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Exercise Oxygen Equipment Market Is Forecasted To Reach $2.8 Billion By 2022: Hexa Reports
A low blood count pulse oximeter reading is cause for concern. A normal pulse oximeter reading does not tell us anything. The study looks at the excess of carbon dioxide found in tissue of many people before, during, and after exercise, and asks the question whether there is not enough oxygen in the lungs and blood hemoglobin to eliminate excess carbon dioxide. The use of supplemental oxygen appears to be indicated even when the pulse oximeter gives an entirely normal reading.
Consumer oxygen works to release excess carbon dioxide trapped in tissue because the blood oxygen is not sufficient to do the cleaning function one wished it would do. With the aging of the population, many people do not exercise enough to gather the waste carbon dioxide generated by muscles and tissue. With the dramatic increase in people who are overweight and even obese, there is increased need for supplemental oxygen availability at the sites where people exercise. Only modest amounts of supplemental oxygen are needed to have an effect.
Recreational oxygen has been available for a while, but only recently has there been a basic understanding of the value: eliminating excess carbon dioxide in the body. Build-ups of carbon dioxide come from the muscles. Recognition of the ability of to get rid of this excess has been enough to validate the value of supplemental oxygen.
Excess carbon dioxide is not good for people. It would not be excess if normal breathing or even heavy breathing was able to rid the body of the build-up of carbon dioxide, but any extra weight is enough to create excess in the tissues. The muscles and cells work all the time, giving off carbon dioxide, and most people have an excess.
Exercise oxygen equipment is positioned to help regular non-diseased people and athletes achieve performance recovery after exercise. Supplemental oxygen permits longer periods of exercise and supports faster return to exercise after a rest interval. Supplemental oxygen along with exercise appears to help with tissue repair by eliminating excess carbon dioxide. For older people, supplemental oxygen appears to help with fighting inflammation and improving mental acuity: Supplemental oxygen is:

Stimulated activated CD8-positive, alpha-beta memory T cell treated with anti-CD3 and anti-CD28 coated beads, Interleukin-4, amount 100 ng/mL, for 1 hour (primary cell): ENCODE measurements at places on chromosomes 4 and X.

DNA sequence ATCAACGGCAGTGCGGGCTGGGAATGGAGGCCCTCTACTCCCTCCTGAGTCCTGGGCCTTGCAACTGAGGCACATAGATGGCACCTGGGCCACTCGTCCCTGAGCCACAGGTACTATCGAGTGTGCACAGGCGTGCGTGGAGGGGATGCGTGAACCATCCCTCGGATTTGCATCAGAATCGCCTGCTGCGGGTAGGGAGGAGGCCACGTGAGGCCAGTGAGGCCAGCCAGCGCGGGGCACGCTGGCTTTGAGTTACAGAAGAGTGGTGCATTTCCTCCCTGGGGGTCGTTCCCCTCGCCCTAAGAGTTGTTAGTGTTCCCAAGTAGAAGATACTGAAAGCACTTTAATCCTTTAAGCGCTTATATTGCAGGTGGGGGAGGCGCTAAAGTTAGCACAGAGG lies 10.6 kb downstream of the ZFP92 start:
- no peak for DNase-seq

dissolved in plasma, already 2% oxygen;
bound to hemoglobin in red blood cells, as it drops below 98% oxygen.
Breathing supplemental oxygen adds more oxygen to the body even when the hemoglobin is already apparently saturated according to pulse oximeter readings. If the oxygen fully saturates the hemoglobin it increases the concentration of dissolved oxygen in plasma, creating the ability to eliminate excess carbon dioxide.
Muscles and fat create excess carbon dioxide in people with obesity, in elite athletes, in people who are aging. The value of exercise is that it helps the blood pick up excess carbon dioxide that must be expelled from the body. Supplemental oxygen is useful in stimulating this process even in the absence of disease. Athletes and firemen use supplemental oxygen to eliminate excess carbon dioxide. Soon ordinary people exercising will use supplemental oxygen for this process as well. This will happen even in people who apparently have hemoglobin sufficiently saturated with oxygen.
The value of supplemental oxygen is not to saturate the hemoglobin more, it is already saturated in most cases, the value is to stimulate release of excess carbon dioxide.
Exercise oxygen equipment is useful for improving personal performance and endurance during workouts. It gives athletes competitive advantage in sporting events. Supplemental oxygen is not banned because the oxygen has significant health benefits that cannot reasonably be taken away by sports governing bodies.
The condition called hypoventilation during the day is a condition of obesity that is possible to address with supplemental oxygen even in the presence of fully oxygenated blood. Obese people are not moving enough air in and out of the lungs to clear the carbon dioxide from the body. The problem exists to a lesser extent in people with less fat, people without any lung disease, just overweight or obese.